Less than 48 hours after tense negotiations led to the passage of a new harsh austerity package, Greece Prime Minister Alexis Tsipras on Saturday reportedly "reshuffled" his administration, booting members of Syriza's leftist flank who opposed the controversial bailout.
"It marks the beginning of the end of his relationship with the extremist far-left faction," Aristides Hatzis, associate professor of law and economics at Athens University, told the Guardian. "But it is also clear that this is a short-term government. Tsipras’s hands are tied because these people still have a strong presence in his parliamentary group."
The reorganization saw nine total changes, the most notable being the ousting of outspoken Marxist Panagiotis Lafazanis from his post as energy minister. As head of Syriza's Left Platform, Lafazanis had "led the revolt against policies he said were utterly incompatible with the party’s ideology," the Guardian reports.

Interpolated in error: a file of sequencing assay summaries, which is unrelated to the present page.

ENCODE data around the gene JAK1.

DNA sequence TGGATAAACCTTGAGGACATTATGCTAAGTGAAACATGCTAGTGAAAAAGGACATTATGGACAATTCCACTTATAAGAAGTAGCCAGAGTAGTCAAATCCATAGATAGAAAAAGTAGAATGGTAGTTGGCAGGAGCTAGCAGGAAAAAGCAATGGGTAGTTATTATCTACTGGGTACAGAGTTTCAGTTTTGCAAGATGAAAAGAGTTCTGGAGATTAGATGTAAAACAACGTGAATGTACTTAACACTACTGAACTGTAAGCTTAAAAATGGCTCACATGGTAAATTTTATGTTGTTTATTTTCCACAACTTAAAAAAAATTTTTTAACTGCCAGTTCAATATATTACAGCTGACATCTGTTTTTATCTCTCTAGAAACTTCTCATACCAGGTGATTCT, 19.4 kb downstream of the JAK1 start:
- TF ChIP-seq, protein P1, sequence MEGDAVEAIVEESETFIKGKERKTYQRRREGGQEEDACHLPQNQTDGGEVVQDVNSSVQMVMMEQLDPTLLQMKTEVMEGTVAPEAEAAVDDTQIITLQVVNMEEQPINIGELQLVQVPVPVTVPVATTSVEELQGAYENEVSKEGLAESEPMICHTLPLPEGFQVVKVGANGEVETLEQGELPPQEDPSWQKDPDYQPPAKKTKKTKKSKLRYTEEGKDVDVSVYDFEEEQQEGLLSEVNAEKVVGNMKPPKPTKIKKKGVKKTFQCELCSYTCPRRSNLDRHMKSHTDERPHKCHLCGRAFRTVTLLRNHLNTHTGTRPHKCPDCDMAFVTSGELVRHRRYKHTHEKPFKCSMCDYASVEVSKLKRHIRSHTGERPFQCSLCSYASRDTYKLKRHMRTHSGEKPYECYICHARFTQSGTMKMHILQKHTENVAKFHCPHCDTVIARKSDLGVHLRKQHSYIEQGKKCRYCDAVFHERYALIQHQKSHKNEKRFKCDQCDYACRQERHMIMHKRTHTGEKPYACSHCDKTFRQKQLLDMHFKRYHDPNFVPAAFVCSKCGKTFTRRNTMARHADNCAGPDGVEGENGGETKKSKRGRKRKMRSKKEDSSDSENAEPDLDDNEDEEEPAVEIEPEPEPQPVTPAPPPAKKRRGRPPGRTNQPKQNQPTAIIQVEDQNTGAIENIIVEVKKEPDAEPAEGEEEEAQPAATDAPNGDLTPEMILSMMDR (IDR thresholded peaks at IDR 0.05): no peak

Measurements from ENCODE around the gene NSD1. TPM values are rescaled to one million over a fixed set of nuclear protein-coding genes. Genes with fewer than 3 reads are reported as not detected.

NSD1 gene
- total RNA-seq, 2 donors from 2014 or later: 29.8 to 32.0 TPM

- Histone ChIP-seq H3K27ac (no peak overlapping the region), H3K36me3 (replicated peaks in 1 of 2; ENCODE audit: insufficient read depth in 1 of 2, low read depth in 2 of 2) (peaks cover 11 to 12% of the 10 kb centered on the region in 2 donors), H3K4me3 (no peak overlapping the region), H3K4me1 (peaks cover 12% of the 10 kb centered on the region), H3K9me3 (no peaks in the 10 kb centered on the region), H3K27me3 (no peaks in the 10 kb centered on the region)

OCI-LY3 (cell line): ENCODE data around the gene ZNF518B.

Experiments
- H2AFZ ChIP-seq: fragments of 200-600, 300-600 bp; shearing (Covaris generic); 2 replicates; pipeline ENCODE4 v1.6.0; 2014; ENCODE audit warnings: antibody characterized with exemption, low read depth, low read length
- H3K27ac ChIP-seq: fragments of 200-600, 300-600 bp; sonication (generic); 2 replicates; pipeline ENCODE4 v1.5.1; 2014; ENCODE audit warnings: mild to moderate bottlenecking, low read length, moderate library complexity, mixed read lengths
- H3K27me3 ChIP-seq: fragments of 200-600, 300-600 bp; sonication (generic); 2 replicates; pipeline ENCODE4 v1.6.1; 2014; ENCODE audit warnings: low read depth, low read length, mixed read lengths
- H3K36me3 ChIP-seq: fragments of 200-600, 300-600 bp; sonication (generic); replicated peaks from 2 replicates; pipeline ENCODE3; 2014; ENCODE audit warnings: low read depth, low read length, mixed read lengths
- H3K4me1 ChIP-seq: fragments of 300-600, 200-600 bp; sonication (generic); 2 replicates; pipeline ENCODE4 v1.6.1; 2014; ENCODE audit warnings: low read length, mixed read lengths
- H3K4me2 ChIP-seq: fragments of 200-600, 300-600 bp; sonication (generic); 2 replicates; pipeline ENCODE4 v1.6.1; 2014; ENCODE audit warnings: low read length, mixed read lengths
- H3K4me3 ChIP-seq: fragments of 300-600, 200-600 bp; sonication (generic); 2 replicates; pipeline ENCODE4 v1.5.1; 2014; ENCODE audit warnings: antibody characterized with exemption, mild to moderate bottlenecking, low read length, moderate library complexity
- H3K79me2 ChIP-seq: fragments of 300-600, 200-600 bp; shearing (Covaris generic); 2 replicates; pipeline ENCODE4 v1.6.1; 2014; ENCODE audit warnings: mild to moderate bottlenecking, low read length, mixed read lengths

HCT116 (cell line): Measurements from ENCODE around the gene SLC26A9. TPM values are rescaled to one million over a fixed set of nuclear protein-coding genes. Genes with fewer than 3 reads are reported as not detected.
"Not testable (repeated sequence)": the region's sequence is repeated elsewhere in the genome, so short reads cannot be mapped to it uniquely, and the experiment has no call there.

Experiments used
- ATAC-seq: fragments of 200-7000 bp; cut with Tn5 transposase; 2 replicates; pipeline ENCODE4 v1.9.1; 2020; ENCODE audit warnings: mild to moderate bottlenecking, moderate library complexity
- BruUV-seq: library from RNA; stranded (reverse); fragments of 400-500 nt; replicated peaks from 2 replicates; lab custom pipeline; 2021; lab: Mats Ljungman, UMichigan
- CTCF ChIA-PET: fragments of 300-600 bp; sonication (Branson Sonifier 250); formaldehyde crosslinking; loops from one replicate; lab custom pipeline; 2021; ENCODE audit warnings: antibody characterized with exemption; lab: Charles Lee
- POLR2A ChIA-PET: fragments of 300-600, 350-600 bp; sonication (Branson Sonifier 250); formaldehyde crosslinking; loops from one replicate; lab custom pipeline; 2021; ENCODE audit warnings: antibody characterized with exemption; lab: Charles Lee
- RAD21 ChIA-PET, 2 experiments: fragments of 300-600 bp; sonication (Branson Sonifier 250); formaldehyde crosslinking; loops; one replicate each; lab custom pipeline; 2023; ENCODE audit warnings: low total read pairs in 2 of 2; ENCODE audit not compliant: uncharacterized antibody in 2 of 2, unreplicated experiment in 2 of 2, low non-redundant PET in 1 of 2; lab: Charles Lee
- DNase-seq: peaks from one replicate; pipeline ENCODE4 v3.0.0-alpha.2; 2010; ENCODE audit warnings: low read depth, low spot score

The Greek Parliament must pass additional reforms by Wednesday to ensure the additional bailout.
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In an interview with BBC on Saturday, Yanis Varoufakis, one of the dissenting votes who had recently stepped down from his post as Finance Minister, said Tsipras had little option but to acquiesce to the demands of the Troika banks and Eurozone officials.
"We were given a choice between being executed and capitulating," he said. "And he decided that capitulation was the optimal strategy."
Varoufakis also warned that the new reforms would "go down in history as the greatest disaster of macroeconomic management ever."